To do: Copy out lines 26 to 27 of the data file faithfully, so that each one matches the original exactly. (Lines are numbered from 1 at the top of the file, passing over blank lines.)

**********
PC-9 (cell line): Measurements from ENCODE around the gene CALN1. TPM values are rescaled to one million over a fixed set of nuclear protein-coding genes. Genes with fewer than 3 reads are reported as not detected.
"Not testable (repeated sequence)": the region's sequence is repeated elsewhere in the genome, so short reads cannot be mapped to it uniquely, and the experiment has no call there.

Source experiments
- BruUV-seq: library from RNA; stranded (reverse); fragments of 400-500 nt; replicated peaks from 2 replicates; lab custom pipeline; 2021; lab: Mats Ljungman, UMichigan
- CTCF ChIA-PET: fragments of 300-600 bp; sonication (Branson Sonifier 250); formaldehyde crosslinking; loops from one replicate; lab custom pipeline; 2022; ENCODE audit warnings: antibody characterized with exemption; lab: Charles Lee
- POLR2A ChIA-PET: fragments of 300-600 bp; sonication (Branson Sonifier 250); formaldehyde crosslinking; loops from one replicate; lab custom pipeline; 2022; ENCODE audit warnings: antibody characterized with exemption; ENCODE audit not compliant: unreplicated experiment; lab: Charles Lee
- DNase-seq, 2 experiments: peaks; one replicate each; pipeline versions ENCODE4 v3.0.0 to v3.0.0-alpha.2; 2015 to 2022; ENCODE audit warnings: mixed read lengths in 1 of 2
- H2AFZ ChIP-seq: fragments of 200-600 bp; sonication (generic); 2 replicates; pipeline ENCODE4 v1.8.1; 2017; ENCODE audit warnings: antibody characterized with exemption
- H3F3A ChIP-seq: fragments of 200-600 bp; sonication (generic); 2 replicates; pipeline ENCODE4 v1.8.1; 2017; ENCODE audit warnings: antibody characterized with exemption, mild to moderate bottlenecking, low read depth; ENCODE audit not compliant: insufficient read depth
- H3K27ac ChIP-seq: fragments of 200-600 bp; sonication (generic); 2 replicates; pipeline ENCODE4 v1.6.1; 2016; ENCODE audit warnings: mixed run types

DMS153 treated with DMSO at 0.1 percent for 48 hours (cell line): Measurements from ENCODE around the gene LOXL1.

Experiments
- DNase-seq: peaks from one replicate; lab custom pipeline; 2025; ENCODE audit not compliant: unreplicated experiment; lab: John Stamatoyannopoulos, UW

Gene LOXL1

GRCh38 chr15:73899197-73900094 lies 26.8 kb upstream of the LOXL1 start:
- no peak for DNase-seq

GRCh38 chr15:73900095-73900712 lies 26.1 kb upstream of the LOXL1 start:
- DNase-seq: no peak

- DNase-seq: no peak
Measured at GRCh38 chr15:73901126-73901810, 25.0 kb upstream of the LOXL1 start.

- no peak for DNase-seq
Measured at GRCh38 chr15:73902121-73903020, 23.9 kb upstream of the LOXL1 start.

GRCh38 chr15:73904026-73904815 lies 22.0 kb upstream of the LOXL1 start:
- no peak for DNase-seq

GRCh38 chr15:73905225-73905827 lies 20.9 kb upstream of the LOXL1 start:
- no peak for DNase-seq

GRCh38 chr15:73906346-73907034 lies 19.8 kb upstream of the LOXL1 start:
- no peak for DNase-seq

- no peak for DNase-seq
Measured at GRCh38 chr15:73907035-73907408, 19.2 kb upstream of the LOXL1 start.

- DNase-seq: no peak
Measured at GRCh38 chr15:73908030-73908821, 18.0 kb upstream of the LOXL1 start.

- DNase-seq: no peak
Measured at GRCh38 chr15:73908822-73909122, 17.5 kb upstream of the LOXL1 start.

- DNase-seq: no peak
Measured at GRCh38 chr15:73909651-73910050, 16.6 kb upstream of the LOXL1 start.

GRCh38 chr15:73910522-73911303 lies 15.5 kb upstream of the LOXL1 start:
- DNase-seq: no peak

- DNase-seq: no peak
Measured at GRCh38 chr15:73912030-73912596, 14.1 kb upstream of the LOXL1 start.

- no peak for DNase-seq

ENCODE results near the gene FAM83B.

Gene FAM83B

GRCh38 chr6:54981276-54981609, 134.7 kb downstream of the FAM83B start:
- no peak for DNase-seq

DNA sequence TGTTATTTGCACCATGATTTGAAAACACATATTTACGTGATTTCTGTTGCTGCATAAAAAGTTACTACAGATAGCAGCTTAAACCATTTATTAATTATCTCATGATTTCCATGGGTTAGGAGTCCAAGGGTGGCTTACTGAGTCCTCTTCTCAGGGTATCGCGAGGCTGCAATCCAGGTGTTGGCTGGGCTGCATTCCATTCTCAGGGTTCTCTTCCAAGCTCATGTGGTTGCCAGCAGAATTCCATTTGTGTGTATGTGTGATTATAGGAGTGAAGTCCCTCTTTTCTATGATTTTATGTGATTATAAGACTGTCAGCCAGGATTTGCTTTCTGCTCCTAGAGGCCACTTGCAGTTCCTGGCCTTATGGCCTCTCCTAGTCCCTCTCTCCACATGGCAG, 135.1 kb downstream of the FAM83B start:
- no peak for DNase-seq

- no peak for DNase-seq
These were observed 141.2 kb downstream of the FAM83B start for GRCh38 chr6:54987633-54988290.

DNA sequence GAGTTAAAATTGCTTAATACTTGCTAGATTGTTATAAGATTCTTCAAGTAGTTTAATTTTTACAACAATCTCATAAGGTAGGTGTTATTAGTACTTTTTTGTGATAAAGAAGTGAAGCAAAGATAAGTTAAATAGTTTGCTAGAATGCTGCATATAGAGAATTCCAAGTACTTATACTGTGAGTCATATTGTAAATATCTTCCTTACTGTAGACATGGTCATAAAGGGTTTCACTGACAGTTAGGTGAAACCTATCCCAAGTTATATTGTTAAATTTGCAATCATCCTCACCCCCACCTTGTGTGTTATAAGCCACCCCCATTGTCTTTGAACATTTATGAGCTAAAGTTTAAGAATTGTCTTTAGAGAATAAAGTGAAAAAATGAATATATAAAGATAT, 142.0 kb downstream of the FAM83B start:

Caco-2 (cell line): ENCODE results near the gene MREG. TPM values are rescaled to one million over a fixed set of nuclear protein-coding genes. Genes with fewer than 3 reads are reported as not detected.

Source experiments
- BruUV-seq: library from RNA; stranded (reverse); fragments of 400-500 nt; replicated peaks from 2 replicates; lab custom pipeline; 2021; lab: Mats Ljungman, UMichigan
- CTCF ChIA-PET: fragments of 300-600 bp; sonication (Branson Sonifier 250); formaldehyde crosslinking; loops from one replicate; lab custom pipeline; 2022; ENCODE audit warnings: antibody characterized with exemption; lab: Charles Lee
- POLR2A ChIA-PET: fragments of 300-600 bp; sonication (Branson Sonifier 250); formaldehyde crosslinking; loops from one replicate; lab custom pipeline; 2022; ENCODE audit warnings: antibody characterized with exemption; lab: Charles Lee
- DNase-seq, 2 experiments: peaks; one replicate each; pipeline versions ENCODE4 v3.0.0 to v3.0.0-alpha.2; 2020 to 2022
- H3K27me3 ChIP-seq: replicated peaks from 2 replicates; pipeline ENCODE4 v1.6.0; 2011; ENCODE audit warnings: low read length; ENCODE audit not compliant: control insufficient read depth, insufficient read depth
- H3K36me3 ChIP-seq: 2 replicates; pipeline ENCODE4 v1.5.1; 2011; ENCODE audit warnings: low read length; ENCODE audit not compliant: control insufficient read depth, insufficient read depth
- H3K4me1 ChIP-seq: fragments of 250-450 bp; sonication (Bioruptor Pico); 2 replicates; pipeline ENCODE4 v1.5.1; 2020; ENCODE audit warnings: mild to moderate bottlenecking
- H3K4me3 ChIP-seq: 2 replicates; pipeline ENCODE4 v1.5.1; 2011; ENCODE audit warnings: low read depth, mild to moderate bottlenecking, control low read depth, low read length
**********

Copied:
- no peak for DNase-seq

GRCh38 chr15:73906346-73907034 lies 19.8 kb upstream of the LOXL1 start: